Because Mandalay sucks so hard, we instead visited some of the smaller towns outside of Mandalay, which each used to be a capital of Burma years ago. We saw the famous U Bein bridge (the longest teakwood bridge in the world at 1.2 km). We also went to a working monastery to see hundreds of monks (some as young as five years old) line up with their alms bowls to receive their one meal of the day. This was our absolute least favorite part of Burma. I hated it more than the crap food, more than the 10 hour ass-bruising bus rides. There were hundreds of monks lined up and to get their ONE MEAL of the day, they had to parade through a gauntlet of hundreds of old, white, package tourists shoving cameras in their faces, flashes popping off. These tourists (mostly French and German) had NO regard for the monks and showed them no respect and I was ashamed and horrified to be there. Many of the monks were novice monks as well, meaning that little kids had to go through this crowd of insane foreigners – it must have been really scary for them. One woman was even taking pictures of the monks bathing. If you are going to go to Burma PLEASE show the monks respect. During an uprising several years ago, several monks were killed by the government trying to protect fellow protestors. They deserve to be treated like more than window dressing for a cool photo.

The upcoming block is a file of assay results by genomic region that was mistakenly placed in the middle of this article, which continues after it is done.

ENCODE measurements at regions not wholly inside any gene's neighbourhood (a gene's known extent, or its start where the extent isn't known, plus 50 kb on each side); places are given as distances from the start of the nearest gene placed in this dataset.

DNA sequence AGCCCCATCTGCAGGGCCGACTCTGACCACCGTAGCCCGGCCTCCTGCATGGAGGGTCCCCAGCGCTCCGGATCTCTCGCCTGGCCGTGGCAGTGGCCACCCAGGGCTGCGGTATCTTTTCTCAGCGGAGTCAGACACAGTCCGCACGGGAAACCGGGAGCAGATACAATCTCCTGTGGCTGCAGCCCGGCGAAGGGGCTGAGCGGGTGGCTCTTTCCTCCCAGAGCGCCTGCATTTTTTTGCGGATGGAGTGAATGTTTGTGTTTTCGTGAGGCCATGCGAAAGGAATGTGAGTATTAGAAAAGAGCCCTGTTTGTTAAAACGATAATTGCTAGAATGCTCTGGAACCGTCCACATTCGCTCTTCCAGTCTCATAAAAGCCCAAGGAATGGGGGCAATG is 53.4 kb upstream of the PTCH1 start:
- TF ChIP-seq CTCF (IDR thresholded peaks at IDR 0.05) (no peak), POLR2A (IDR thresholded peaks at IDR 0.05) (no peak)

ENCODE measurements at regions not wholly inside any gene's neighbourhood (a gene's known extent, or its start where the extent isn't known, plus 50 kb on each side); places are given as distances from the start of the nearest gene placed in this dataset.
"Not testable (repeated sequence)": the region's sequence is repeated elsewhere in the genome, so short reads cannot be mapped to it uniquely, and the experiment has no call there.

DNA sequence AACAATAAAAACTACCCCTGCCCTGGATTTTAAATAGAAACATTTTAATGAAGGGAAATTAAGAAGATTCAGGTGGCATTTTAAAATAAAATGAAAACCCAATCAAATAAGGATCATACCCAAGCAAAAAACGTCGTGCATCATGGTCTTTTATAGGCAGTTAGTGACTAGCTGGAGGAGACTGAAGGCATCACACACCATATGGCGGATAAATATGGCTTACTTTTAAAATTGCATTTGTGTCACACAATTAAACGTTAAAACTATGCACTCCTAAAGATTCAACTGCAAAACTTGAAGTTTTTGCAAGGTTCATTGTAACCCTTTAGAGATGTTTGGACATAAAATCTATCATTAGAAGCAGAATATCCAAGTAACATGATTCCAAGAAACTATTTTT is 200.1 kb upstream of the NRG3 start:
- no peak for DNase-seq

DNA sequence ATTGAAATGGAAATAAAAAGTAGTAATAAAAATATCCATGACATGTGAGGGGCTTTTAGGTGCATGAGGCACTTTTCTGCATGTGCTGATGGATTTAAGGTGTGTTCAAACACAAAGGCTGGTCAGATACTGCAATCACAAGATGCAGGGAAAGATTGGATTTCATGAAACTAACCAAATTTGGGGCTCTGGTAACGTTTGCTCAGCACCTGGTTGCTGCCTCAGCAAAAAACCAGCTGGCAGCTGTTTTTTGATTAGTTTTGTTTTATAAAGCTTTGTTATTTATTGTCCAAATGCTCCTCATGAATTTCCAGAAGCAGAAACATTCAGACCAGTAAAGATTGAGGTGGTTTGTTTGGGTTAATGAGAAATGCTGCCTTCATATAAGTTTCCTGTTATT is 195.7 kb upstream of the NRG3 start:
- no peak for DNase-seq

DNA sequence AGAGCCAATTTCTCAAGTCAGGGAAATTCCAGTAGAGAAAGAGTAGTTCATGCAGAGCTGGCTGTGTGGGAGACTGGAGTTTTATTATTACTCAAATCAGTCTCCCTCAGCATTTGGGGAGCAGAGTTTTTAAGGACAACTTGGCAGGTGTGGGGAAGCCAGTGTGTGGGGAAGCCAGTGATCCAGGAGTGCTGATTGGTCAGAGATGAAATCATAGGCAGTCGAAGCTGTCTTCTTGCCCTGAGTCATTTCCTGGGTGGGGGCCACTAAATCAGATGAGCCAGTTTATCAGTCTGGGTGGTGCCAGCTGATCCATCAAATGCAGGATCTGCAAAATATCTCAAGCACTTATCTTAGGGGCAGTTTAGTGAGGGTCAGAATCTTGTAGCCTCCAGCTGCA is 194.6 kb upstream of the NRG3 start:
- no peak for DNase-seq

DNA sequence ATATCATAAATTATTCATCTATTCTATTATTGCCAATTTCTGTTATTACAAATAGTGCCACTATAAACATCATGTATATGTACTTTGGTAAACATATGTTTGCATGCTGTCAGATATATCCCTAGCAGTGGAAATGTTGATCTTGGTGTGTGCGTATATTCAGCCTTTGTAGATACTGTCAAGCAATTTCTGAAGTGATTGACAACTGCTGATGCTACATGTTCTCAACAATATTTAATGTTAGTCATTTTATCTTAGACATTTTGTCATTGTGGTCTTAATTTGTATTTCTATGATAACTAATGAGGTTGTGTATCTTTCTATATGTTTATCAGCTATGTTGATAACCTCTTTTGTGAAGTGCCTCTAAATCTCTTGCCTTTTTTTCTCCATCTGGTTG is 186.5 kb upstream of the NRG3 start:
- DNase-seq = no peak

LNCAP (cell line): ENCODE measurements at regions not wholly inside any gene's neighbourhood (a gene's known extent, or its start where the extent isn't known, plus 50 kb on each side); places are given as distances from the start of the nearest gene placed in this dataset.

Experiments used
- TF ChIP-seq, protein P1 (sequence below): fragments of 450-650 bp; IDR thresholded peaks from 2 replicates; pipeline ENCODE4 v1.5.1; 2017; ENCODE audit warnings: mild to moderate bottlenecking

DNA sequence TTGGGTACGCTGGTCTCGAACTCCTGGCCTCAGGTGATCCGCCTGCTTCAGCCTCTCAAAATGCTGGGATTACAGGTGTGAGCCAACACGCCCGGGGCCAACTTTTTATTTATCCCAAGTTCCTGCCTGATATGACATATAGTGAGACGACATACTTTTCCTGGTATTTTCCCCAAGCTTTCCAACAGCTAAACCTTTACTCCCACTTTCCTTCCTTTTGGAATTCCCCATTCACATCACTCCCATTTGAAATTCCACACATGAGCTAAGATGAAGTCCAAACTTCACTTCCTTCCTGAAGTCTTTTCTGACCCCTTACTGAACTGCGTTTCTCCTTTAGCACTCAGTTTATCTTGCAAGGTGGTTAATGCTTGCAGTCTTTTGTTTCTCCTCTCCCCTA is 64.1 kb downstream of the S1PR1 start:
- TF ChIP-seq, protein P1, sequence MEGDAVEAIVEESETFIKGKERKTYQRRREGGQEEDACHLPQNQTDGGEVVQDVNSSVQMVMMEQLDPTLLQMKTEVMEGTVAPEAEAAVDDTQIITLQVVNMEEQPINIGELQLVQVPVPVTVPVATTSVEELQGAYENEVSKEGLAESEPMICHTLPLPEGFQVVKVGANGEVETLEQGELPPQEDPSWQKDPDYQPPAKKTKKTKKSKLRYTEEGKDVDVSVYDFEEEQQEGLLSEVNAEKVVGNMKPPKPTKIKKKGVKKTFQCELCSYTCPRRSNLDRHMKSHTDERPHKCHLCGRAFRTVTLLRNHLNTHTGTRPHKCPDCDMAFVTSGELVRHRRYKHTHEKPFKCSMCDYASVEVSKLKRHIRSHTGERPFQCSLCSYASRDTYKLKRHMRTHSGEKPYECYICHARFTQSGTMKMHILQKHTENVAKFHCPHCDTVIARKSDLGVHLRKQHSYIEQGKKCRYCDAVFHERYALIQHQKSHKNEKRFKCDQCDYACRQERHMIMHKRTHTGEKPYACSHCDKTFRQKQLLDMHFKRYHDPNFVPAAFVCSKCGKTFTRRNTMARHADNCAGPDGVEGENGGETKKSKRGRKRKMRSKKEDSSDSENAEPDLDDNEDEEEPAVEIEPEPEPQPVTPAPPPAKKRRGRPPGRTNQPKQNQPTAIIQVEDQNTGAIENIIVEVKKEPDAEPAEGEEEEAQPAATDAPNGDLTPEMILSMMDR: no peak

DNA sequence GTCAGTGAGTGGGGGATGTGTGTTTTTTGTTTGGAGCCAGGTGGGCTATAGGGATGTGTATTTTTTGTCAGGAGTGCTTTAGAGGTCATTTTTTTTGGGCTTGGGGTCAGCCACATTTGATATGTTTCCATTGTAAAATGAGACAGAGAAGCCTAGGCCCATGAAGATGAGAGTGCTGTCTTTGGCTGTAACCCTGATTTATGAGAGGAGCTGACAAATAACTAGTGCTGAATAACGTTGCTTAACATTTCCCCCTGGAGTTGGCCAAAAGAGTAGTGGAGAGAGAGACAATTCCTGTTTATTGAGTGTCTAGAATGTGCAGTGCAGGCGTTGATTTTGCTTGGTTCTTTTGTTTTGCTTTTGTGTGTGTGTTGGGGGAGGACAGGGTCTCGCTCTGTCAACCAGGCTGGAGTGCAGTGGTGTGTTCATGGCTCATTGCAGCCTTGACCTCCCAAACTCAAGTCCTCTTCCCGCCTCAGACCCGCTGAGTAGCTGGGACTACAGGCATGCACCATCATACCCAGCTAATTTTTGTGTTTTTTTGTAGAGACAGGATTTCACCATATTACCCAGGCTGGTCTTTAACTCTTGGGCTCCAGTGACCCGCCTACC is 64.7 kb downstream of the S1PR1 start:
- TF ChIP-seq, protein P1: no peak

For dinner, our driver pointed us to a really awesome barbecue restaurant somewhat similar to other places we’ve been. You go pick your sticks of stuff (Pork, tofu, pig ears, etc) and they grill up the sticks and bring them to you. It was a bit far from our hotel, so before he left, Ko arranged for us to get a ride on the back of the motorcycle of a waiter there. We needed two motos, so the waiter enlisted a buddy of his to help. I got on the back of the bike with the waiter and Kat with his friend and we zipped off. 10 minutes later we arrived at the hotel – or, rather, I arrived. Kat was nowhere to be seen. So we waited. The longer we waited, the more agitated my moto driver became. After 10 minutes, he motioned for me to wait and he zipped off. He returned five minutes later and asked me “Still no?” “Still no.” He was getting very upset. I have a feeling if you lose a white tourist entrusted to your care really bad things happen to you. I don’t want to know what was running through this guy’s mind, but this was not a good situation for him. He (and, really, I as well) were on the verge of panicking when Kat’s moto showed up. I never was worried about Kat being kidnapped or in any real danger (Burmese just don’t do that) but I was worried that they had been in an accident. Turns out that they’d just gotten lost (HOW they got lost I can’t figure out since Mandalay is on a numbered grid system). They drove around until a kind lady selling gasoline out of plastic water bottles on the side of the road had given them directions and even rode on her bike along with them until they got on the right path. Burmese people, man. They ALWAYS WANT TO HELP. When they arrived, Kat was laughing hysterically about how lost they had gotten. My motodriver and I did failed to see the humor. In fact, the my motodriver had some pretty harsh words for his friend (I imagine along the lines of “THIS ISN’T FUNNY, ASSHOLE!”) and zipped off.